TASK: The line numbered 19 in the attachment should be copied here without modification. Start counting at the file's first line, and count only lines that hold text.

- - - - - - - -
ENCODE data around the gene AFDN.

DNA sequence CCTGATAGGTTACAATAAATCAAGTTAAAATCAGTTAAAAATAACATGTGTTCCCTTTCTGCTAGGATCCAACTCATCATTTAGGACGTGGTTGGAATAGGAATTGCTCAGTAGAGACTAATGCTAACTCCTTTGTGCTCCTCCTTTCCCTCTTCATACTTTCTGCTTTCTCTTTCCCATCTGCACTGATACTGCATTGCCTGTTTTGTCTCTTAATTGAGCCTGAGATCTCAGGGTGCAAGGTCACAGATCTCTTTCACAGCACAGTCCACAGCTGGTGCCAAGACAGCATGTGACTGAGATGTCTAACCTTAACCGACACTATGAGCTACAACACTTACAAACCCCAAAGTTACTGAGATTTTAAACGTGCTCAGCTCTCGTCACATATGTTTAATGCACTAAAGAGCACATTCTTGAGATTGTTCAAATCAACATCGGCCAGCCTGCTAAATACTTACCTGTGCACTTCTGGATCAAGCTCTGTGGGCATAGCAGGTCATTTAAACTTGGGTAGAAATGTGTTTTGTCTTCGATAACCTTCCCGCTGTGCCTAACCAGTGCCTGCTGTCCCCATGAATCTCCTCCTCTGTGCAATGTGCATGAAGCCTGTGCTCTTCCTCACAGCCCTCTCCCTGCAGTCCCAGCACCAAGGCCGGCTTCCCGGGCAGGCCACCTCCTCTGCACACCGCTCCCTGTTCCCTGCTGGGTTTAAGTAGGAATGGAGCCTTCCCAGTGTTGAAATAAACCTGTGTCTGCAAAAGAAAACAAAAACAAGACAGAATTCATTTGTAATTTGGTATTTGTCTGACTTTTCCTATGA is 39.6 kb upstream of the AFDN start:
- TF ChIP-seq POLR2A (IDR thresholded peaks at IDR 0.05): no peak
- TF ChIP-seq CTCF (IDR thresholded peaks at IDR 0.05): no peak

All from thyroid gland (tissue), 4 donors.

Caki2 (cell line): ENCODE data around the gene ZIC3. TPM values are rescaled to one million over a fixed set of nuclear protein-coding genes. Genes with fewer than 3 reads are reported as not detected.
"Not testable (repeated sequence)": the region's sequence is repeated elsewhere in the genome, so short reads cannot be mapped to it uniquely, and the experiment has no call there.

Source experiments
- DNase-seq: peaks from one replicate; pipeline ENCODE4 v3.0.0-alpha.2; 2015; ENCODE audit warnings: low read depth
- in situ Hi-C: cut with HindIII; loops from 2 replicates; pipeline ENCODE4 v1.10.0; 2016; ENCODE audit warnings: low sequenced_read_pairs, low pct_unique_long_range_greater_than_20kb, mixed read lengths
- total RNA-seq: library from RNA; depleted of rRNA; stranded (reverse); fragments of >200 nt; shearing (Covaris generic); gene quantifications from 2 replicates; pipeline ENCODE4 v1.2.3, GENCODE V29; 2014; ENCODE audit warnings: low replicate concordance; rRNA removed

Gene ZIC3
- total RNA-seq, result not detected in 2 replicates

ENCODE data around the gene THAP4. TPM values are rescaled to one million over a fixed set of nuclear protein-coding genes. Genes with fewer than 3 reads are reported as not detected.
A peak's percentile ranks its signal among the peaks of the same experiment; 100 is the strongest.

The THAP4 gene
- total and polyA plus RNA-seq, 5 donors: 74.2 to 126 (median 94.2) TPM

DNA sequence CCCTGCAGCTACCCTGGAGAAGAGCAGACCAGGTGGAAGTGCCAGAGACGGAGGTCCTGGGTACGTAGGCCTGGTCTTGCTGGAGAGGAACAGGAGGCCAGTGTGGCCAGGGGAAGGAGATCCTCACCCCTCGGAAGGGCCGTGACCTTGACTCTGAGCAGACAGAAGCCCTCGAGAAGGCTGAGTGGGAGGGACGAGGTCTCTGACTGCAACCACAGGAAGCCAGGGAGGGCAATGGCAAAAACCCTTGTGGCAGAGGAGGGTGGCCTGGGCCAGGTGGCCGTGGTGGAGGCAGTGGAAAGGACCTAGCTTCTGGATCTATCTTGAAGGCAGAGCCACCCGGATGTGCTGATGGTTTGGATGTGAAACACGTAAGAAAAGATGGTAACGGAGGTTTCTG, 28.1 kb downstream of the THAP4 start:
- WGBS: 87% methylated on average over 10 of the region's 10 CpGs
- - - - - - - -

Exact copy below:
- WGBS: 87% methylated on average over 10 of the region's 10 CpGs